Long-acting injectable antiretroviral (ARV) treatment will likely finally become a reality for people living with HIV by the end of the year. ViiV Healthcare has applied to the Food and Drug Administration (FDA) for approval of a long-acting injectable formulation of Janssen’s rilpivirine (currently sold in daily oral pill form as Edurant) and ViiV’s cabotegravir, which is dosed every four weeks through an intramuscular injection (into the muscle, as opposed to under the skin) that requires a clinic visit.

The new drug application is based on findings from the Phase III ATLAS and FLAIR studies presented at the 2019 Conference on Retroviruses and Opportunistic Infections (CROI) in March in Seattle. Together, the trials included more than 1,100 HIV-positive participants from 16 nations. The studies found that 48 weeks of monthly injectable long-acting Edurant and cabotegravir suppressed HIV as effectively as a standard daily oral triple-ARV regimen.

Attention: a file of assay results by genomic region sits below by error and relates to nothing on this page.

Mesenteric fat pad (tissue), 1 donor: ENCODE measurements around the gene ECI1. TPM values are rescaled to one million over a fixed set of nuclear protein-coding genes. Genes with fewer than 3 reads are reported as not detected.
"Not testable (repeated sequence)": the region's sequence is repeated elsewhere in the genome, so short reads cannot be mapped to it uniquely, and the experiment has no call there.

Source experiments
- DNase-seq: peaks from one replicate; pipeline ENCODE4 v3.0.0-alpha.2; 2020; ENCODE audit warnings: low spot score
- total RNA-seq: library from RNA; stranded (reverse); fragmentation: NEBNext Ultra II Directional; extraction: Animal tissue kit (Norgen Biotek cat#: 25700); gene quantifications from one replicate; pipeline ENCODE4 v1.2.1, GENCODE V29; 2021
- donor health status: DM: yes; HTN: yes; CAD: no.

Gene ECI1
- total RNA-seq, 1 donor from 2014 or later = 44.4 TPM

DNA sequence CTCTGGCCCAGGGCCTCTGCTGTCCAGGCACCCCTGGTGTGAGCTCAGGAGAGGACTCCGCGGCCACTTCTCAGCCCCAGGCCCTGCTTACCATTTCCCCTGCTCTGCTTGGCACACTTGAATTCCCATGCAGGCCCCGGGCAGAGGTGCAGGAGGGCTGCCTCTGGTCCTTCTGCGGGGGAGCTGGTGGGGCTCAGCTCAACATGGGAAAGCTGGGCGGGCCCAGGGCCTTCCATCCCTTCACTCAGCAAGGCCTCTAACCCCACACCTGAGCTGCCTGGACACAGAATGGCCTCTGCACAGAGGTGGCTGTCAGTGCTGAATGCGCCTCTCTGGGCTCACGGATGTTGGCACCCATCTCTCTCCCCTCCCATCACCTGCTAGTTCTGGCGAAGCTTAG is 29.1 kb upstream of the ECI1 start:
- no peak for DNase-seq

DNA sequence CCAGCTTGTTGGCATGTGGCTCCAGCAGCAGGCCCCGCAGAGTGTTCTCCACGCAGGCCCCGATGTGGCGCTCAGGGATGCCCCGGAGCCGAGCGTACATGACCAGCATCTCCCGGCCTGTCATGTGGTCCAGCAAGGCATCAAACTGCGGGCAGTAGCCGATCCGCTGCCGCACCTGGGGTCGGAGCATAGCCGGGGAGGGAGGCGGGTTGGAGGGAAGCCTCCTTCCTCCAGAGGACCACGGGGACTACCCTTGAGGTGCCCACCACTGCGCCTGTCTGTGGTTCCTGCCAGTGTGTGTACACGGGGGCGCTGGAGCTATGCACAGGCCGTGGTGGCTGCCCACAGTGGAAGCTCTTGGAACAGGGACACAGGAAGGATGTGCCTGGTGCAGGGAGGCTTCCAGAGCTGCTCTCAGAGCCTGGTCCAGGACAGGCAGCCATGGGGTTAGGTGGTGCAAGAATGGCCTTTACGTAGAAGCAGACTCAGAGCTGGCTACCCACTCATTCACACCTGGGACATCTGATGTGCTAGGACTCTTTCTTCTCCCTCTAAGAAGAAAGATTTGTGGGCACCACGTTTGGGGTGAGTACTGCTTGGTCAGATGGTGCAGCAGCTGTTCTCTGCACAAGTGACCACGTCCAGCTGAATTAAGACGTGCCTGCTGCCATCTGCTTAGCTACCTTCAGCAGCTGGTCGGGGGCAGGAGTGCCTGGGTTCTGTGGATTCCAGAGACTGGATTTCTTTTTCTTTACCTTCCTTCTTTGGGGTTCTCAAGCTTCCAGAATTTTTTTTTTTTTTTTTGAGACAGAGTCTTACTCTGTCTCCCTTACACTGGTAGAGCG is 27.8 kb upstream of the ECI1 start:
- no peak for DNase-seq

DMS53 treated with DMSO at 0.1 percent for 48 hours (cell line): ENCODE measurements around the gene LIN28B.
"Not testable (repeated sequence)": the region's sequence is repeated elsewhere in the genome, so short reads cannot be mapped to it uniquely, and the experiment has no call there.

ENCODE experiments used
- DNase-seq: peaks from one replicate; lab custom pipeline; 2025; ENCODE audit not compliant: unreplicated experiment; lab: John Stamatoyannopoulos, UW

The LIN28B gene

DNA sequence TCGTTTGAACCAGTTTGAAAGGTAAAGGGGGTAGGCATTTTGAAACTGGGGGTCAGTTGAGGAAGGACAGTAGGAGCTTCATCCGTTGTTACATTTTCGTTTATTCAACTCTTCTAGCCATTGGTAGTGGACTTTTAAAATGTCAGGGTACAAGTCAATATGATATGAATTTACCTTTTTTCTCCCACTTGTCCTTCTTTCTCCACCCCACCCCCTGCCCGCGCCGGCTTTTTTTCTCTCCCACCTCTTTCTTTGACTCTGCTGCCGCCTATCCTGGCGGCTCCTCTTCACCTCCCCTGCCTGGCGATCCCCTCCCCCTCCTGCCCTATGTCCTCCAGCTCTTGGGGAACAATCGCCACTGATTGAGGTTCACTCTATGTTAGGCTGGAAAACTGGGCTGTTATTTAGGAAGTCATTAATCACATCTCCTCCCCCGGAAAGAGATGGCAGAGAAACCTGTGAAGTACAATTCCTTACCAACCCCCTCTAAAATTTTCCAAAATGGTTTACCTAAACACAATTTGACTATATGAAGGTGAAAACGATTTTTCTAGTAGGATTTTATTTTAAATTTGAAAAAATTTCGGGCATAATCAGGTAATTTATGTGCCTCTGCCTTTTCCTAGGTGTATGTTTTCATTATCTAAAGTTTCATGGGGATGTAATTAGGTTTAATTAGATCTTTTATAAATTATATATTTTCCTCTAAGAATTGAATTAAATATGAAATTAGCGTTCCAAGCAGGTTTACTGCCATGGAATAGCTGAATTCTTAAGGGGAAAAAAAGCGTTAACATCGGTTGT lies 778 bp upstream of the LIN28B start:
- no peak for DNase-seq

The long-acting injectable regimen proved well tolerated and was associated with a high level of satisfaction, with participants greatly preferring it over daily oral treatment. Injection-site reactions, including pain, were common but generally mild or moderate and resolved quickly; 1% of participants withdrew from the study as a result of such reactions.

ViiV has also filed for approval of a daily oral formulation of cabotegravir for use as a lead-in drug paired with daily oral Edurant for people preparing to start the long-acting injectable formulation of this two-drug regimen.

To read a press release about the FDA application, click here.